Peter Norvig (the Director of Research at Google) started off his ETech presentation with a diagram showing how things used to be (back in the old, old days … like 1994):
At the core, in the past, was the algorithm. Inputs were pretty simple (mouse clicks, keyboard entry). Outputs were equally simple (text, user interface). Data was used simply as a store of input and output. All of the effort and focus went into creating smart algorithms.
However the massive data sets that Google now has access to allows them to flip this model around. Rather than creating complex, elaborate, (and probably inaccurate) algorithms by hand they instead use a simple statistical model and let the data do the work.
He gave several examples. The most obvious is the Google spell checker which using this approach can guess what you might have meant, even where the words you’re looking for don’t appear in any dictionary (e.g. http://www.google.com/search?q=rowan+simson).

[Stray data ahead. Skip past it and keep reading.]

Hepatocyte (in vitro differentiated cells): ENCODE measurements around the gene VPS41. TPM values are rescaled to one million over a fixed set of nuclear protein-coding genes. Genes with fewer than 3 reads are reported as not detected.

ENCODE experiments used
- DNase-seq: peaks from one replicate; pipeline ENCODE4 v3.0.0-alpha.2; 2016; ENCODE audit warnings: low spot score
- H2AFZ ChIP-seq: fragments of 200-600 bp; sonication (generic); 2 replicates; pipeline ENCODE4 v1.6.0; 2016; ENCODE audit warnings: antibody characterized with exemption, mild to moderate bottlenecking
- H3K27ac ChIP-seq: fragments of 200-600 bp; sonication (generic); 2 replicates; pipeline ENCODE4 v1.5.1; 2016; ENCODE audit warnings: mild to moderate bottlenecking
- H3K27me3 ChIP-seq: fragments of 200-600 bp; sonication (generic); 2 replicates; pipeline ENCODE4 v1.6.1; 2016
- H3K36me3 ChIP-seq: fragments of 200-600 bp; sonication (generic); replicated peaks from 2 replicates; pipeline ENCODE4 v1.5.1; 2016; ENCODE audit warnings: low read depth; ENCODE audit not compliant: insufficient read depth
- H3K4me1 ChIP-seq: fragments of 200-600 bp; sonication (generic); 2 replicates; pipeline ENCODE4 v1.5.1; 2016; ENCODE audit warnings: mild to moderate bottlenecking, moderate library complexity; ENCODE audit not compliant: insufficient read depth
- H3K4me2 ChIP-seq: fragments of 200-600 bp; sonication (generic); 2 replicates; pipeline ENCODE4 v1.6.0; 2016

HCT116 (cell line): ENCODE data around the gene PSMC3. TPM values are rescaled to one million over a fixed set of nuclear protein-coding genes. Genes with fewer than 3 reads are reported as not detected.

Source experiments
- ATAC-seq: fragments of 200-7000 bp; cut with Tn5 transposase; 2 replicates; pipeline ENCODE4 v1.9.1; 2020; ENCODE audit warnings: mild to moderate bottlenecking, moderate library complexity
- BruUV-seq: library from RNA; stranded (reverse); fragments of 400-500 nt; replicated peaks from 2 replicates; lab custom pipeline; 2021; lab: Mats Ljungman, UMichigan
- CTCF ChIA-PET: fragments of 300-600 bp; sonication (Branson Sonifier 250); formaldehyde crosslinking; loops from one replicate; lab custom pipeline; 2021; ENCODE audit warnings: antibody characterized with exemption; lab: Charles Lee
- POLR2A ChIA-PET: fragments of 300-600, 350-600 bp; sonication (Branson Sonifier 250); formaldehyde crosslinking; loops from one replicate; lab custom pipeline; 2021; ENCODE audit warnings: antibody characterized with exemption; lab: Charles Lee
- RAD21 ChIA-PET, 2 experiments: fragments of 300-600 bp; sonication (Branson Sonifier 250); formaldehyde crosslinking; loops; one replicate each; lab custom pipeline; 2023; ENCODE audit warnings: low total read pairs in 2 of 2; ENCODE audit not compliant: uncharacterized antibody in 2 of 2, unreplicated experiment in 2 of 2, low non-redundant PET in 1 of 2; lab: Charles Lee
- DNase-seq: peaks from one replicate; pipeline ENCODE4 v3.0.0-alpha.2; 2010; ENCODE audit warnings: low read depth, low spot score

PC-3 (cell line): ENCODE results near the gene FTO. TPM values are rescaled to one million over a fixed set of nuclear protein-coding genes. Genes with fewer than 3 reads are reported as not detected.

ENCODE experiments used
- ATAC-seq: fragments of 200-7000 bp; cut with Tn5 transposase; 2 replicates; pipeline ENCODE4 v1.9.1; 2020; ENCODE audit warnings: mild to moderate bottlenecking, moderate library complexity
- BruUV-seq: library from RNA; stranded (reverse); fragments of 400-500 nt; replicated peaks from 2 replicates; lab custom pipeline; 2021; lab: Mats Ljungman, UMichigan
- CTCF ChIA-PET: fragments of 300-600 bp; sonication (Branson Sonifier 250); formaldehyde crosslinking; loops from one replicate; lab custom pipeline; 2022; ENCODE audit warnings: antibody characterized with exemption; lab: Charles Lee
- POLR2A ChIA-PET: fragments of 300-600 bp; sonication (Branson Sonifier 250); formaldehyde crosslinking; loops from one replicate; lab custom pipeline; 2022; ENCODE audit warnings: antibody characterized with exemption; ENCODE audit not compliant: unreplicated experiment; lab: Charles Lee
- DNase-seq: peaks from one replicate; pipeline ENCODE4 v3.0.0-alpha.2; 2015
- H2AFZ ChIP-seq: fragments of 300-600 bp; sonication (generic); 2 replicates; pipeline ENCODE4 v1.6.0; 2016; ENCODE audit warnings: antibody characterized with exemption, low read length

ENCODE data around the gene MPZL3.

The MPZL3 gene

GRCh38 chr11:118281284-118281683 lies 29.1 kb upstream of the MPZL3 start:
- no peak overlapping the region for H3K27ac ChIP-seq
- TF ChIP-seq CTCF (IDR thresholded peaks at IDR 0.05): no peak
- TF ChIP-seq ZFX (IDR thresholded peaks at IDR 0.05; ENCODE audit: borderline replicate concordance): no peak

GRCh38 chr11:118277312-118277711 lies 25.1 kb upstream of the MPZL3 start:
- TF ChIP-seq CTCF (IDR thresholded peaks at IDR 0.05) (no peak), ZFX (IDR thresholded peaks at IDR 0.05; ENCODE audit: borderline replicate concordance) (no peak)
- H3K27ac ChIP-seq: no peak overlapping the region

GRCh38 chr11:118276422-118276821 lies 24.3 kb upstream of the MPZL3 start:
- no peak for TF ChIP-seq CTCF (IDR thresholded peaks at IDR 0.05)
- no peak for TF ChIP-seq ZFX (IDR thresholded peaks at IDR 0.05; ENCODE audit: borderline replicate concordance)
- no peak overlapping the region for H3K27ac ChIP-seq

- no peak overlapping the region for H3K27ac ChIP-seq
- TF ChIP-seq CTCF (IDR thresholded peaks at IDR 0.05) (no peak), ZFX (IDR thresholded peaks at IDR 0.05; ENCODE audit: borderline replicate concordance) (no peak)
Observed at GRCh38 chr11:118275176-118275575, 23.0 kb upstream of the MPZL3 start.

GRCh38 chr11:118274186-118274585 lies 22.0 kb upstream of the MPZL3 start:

Another is their translation tool which can be trained to convert any text where there are enough examples to “learn” from. Ironically, the limiting factor now with this approach is not the software but the quality of the human translators used for training.
In each case being able to do this simply comes down to having enough data.
This is one of those ideas which is so obvious after you’ve seen it:
If you have lots of data the way you think about algorithms changes completely